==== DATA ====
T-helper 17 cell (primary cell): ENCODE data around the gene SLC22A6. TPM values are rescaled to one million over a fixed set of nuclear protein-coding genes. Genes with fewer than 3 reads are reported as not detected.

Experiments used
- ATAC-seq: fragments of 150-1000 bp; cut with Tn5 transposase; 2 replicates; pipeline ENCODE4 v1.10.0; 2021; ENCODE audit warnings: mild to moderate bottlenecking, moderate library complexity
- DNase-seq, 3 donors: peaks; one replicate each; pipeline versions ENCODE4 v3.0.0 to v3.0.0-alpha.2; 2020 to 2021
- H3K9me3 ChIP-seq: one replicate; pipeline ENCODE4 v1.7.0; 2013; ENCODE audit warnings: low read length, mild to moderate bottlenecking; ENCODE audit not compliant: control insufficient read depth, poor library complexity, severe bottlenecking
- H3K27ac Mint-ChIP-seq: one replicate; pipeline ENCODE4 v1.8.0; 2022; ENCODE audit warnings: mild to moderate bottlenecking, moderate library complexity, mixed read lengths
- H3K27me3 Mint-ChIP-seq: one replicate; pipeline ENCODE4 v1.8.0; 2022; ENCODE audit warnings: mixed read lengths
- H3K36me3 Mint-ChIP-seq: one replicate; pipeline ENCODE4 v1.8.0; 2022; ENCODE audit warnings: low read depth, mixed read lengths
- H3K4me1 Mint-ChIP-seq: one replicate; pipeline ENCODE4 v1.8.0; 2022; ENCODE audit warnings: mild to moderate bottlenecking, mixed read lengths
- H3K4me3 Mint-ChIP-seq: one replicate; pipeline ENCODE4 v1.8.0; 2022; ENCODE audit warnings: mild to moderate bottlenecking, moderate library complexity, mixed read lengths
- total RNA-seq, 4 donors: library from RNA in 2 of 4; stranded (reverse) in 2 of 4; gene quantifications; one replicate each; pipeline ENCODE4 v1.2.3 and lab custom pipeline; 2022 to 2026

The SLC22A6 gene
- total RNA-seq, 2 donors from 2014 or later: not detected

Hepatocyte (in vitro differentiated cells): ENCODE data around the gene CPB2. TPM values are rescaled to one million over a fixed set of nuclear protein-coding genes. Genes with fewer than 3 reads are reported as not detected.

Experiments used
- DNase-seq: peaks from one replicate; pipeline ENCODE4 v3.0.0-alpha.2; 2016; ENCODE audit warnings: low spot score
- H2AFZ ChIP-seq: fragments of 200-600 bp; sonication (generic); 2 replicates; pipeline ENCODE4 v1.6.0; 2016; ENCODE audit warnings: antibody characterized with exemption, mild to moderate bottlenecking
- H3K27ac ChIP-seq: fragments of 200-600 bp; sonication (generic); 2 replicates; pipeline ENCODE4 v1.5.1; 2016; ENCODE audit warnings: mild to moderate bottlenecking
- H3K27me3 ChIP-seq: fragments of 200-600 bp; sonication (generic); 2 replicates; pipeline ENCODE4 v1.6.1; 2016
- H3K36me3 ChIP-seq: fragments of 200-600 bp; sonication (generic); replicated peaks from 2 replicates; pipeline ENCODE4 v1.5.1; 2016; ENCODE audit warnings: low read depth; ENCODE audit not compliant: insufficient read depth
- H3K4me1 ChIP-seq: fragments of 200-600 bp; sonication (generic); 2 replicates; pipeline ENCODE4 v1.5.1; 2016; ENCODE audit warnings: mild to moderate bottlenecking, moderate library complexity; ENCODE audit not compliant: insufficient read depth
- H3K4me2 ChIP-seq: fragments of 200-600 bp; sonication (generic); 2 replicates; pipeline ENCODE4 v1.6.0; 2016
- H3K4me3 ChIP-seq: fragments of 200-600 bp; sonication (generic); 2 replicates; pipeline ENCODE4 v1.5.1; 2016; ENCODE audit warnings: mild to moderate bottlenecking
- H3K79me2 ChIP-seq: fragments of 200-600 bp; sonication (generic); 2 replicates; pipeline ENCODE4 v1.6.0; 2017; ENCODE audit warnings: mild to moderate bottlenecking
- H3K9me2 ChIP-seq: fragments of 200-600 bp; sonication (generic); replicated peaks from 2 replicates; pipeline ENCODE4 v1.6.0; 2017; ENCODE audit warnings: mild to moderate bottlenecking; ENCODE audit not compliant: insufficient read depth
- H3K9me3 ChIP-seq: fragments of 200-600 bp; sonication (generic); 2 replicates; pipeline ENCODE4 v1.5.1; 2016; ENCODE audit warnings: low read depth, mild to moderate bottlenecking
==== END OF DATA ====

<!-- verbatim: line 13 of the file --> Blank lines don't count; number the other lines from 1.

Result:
- total RNA-seq, 2 donors from 2014 or later: not detected